He served as officer and directors in several professional organizations, including The Missouri Society of Professional surveyors (MSPS), The American Society of Civil Engineers (ASCE) and the Missouri Society of Professional Engineers (MSPE). For over 20 years he represented the American Congress of Surveying and Mapping (ACSM) in the activities of the Accreditation Board of Engineering and Technology (ABET). He was also an active member of the community, serving in many capacities for his home church of Immanuel Lutheran in Rolla Missouri, Kappa Alpha fraternity, the Boys Scouts of America, Toastmasters, and Kiwanis in both Rolla and St. Louis.
He married Virginia (Jinnie) Peterson Myers on June 30, 1956, a fellow Webster Groves high school classmate. They shared a love of the outdoors, faith in Christ, similar values, and loyalty to family and to friends from many areas of their life. They raised 4 children and were happily married for 57 years. She was very supportive of Myers’ efforts to create the land survey program and was instrumental in taking care of the family while Myers worked diligently to create the program and serve the surveying profession.
In 2012 he and Jinnie moved to Laclede Groves in Webster Groves and he became involved in their community by serving on local boards and veterans’ group, volunteering for church activities, and being a “Friendly Neighbor” for new residents. He was active in Stephens Ministries and enjoyed participating in shuffleboard and Wii bowling teams at Laclede Groves.
His hobbies included gardening, sailing, genealogy research, and educating people with interesting Missouri, St. Louis, and surveying stories. He also enjoyed swimming to keep physically fit. He was an avid reader. Bob always challenged his mind to learn new things such as maintaining league statistics on computer programs which he developed.
His professional accomplishments and commitment to service are only a small part of the person he was. He will be remembered as a kind, warm, and godly man who always had a smile to share. He was sincere and honest, always trying to do what is right and fair. He loved his children and grandchildren and they loved him. There was no better role model for being a husband, father, grandfather, or friend. He will be dearly missed by those who knew him.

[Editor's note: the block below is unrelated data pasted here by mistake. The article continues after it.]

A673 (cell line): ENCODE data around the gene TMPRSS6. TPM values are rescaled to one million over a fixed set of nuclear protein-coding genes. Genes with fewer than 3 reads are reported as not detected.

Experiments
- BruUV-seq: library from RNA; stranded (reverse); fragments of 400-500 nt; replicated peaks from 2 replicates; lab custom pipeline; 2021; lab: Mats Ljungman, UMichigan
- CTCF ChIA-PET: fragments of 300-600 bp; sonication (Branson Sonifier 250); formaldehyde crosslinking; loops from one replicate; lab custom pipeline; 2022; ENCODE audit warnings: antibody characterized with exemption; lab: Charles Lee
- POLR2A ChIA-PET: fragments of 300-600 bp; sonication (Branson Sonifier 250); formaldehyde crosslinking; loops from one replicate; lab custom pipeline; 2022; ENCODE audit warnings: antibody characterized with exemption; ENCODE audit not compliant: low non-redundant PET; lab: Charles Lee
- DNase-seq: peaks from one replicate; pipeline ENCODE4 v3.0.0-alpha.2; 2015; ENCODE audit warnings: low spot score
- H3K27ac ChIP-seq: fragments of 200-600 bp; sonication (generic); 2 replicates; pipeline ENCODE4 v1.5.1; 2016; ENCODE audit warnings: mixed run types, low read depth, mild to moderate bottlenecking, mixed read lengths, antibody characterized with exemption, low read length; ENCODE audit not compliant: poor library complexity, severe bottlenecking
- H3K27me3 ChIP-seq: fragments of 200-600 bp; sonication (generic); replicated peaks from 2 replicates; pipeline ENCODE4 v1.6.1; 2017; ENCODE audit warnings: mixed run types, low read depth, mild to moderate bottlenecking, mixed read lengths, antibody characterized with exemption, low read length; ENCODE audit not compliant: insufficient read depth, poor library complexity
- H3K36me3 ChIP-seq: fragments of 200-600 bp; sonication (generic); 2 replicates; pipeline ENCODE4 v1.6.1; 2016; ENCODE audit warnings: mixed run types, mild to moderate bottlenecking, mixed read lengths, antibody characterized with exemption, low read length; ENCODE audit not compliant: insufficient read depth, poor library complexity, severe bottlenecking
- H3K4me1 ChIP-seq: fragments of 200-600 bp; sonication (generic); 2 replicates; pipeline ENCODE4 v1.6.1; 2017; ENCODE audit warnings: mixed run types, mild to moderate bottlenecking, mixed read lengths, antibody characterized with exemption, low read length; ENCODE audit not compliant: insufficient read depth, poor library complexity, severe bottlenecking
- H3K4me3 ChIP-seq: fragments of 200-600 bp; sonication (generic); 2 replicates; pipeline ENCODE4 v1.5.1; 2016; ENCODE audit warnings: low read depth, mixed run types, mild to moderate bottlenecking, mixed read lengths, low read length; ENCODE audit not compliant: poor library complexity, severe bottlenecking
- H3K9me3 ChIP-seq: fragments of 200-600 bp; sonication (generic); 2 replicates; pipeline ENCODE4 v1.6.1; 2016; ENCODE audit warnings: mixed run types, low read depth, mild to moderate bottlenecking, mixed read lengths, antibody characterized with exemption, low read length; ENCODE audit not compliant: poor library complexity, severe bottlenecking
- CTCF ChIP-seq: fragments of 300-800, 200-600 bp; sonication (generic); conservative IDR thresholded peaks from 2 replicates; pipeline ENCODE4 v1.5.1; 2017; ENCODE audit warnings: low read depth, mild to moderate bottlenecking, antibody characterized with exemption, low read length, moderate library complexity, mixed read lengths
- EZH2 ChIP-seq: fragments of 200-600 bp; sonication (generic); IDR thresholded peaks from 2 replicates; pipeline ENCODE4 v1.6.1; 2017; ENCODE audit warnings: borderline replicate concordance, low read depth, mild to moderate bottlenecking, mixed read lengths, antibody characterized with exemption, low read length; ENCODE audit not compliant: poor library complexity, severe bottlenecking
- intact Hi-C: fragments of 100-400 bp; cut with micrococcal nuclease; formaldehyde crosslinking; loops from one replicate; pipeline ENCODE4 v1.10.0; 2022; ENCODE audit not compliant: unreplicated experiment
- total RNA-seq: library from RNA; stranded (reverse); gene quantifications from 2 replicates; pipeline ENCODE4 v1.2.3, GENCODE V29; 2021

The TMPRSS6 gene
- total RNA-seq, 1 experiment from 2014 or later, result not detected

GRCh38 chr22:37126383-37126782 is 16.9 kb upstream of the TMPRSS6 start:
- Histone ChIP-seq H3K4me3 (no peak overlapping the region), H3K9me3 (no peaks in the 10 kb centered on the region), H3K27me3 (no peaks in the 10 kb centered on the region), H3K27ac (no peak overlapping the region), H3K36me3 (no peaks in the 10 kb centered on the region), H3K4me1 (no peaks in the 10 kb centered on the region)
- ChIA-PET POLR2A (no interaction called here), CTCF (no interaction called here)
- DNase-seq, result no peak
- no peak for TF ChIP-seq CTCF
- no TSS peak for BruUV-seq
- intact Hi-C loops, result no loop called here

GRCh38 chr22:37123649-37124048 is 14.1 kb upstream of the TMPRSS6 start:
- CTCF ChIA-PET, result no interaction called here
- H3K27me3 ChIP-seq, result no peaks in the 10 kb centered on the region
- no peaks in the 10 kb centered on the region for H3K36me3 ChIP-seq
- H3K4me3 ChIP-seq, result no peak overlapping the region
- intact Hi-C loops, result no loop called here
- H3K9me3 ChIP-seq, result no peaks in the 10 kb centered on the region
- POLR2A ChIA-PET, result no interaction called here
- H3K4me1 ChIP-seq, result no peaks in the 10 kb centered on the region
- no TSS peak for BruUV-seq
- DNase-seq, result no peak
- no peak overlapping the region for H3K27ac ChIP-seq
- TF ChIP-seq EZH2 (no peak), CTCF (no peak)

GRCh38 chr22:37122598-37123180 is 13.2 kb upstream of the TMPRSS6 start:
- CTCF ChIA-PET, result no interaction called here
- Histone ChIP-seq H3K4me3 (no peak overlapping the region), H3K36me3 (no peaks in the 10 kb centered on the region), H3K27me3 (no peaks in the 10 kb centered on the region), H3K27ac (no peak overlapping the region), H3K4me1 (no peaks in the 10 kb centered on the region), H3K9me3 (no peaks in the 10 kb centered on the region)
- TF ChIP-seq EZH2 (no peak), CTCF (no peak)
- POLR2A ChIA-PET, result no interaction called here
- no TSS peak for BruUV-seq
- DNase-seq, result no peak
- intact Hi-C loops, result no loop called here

Bob was preceded in death by his father (Robert Emmett Myers, Sr), his mother (Ella Mae Shaver Myers)`, and his wife (Virginia Peterson Myers). He is survived by his sister Dorothy (Robert) Stremmel, his 4 children John Myers, Beth (Scott) Dickerhoff, Martin Myers , and Paul (Lela) Myers, 9 grandchildren, Jacob (Nicky) Dickerhoff, Benjamin (Lindsay) Dickerhoff, Matthew Myers, Noah Haas, Zachary (Maria) Dickerhoff, Lucas Myers, Kevin Pappas, Abigail (Mark) Davidson, Demietra Myers and 8 great grandchildren, Griffin Dickerhoff, Josephine Dickerhoff, Oliver Dickerhoff, Eleanor Dickerhoff, Penelope Dickerhoff, Harper Dickerhoff, Walter Dickerhoff & Magnolia Dickerhoff.
Services will be held on Saturday, March 2nd at 1 pm in the Laclede Groves Chapel, 723 Laclede Station Road, Webster Groves, Missouri. In lieu of flowers, memorials in his honor may be made to Conquer Cancer (https://www.conquer.org) or Greater St. Louis Honor Flight (https://gslhonorflight.org).